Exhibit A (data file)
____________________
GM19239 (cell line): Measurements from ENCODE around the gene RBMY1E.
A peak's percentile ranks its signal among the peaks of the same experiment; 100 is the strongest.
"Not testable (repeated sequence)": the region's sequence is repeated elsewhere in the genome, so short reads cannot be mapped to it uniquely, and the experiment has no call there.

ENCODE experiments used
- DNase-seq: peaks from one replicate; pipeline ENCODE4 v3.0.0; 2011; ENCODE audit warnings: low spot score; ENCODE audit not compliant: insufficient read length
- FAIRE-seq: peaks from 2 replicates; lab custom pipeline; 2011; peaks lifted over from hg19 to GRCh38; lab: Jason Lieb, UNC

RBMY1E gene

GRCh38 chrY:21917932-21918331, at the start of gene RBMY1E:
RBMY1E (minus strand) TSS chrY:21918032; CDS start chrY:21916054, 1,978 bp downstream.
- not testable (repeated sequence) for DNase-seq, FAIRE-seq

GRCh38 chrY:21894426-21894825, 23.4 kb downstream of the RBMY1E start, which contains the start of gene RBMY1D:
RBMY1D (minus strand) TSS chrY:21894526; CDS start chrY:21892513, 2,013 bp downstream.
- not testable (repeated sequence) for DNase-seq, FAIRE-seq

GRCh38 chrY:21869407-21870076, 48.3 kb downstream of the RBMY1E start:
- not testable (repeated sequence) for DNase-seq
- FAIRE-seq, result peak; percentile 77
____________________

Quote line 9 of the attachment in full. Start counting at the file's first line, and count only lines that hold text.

RBMY1E (minus strand) TSS chrY:21918032; CDS start chrY:21916054, 1,978 bp downstream.